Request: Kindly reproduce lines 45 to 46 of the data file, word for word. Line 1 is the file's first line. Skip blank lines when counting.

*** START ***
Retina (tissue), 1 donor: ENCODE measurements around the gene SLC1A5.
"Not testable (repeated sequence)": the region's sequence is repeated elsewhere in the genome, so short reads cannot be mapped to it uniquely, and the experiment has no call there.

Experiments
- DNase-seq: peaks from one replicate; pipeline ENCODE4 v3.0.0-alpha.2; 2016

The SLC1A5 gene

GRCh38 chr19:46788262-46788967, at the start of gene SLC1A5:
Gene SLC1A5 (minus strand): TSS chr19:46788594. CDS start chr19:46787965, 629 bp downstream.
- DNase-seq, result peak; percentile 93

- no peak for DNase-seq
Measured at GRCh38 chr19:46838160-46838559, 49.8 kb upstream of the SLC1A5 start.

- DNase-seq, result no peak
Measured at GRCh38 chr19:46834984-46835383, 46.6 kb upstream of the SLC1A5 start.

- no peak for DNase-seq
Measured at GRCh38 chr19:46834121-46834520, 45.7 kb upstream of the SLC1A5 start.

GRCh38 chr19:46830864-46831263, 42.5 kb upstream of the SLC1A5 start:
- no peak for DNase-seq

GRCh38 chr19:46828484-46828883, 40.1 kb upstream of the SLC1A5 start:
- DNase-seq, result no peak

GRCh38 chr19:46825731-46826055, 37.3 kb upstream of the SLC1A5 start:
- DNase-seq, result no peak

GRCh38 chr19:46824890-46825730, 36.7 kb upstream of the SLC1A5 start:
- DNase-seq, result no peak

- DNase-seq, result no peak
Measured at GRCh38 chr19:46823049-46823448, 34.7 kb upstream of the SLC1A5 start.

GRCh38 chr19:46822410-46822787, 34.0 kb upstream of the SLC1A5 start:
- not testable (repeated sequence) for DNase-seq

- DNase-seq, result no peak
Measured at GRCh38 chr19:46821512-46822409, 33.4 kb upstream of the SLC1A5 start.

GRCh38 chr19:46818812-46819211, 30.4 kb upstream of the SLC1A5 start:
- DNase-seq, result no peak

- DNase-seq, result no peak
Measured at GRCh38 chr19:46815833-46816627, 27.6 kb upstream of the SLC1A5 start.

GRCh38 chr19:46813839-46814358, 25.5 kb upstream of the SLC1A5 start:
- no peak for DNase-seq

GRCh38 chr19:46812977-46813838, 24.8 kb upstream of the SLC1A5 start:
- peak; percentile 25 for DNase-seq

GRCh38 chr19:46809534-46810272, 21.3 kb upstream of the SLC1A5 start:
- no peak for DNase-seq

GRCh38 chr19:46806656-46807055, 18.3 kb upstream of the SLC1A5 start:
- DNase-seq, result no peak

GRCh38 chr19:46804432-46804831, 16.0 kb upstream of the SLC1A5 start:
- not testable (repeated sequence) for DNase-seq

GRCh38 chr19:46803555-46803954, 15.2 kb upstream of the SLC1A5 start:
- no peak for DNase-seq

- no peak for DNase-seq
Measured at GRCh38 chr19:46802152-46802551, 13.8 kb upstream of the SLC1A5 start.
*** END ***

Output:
- no peak for DNase-seq
Measured at GRCh38 chr19:46802152-46802551, 13.8 kb upstream of the SLC1A5 start.